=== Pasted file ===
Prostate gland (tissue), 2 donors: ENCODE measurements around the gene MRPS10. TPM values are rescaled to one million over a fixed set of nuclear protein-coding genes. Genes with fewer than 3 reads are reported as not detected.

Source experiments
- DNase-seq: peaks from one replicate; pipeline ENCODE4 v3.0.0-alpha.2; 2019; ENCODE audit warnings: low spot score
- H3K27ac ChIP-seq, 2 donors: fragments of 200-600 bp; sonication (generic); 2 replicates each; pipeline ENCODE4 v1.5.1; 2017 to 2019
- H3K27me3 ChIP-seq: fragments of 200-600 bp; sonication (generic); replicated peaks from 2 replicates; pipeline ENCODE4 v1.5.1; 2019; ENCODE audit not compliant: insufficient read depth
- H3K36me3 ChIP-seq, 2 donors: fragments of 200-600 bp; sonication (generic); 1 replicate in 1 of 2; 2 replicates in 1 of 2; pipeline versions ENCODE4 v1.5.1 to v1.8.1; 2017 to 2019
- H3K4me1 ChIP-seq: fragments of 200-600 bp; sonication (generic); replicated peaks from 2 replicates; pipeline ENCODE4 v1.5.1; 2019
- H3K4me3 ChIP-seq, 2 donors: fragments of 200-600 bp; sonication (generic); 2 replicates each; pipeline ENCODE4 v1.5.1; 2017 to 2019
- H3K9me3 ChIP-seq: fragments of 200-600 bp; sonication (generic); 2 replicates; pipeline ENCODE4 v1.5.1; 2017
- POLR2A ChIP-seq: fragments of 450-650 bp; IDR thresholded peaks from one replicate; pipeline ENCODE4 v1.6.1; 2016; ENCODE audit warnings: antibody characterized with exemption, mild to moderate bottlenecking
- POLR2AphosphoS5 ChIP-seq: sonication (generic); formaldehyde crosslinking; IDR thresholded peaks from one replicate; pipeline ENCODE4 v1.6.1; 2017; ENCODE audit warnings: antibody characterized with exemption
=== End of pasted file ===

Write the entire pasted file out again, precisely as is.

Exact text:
Prostate gland (tissue), 2 donors: ENCODE measurements around the gene MRPS10. TPM values are rescaled to one million over a fixed set of nuclear protein-coding genes. Genes with fewer than 3 reads are reported as not detected.

Source experiments
- DNase-seq: peaks from one replicate; pipeline ENCODE4 v3.0.0-alpha.2; 2019; ENCODE audit warnings: low spot score
- H3K27ac ChIP-seq, 2 donors: fragments of 200-600 bp; sonication (generic); 2 replicates each; pipeline ENCODE4 v1.5.1; 2017 to 2019
- H3K27me3 ChIP-seq: fragments of 200-600 bp; sonication (generic); replicated peaks from 2 replicates; pipeline ENCODE4 v1.5.1; 2019; ENCODE audit not compliant: insufficient read depth
- H3K36me3 ChIP-seq, 2 donors: fragments of 200-600 bp; sonication (generic); 1 replicate in 1 of 2; 2 replicates in 1 of 2; pipeline versions ENCODE4 v1.5.1 to v1.8.1; 2017 to 2019
- H3K4me1 ChIP-seq: fragments of 200-600 bp; sonication (generic); replicated peaks from 2 replicates; pipeline ENCODE4 v1.5.1; 2019
- H3K4me3 ChIP-seq, 2 donors: fragments of 200-600 bp; sonication (generic); 2 replicates each; pipeline ENCODE4 v1.5.1; 2017 to 2019
- H3K9me3 ChIP-seq: fragments of 200-600 bp; sonication (generic); 2 replicates; pipeline ENCODE4 v1.5.1; 2017
- POLR2A ChIP-seq: fragments of 450-650 bp; IDR thresholded peaks from one replicate; pipeline ENCODE4 v1.6.1; 2016; ENCODE audit warnings: antibody characterized with exemption, mild to moderate bottlenecking
- POLR2AphosphoS5 ChIP-seq: sonication (generic); formaldehyde crosslinking; IDR thresholded peaks from one replicate; pipeline ENCODE4 v1.6.1; 2017; ENCODE audit warnings: antibody characterized with exemption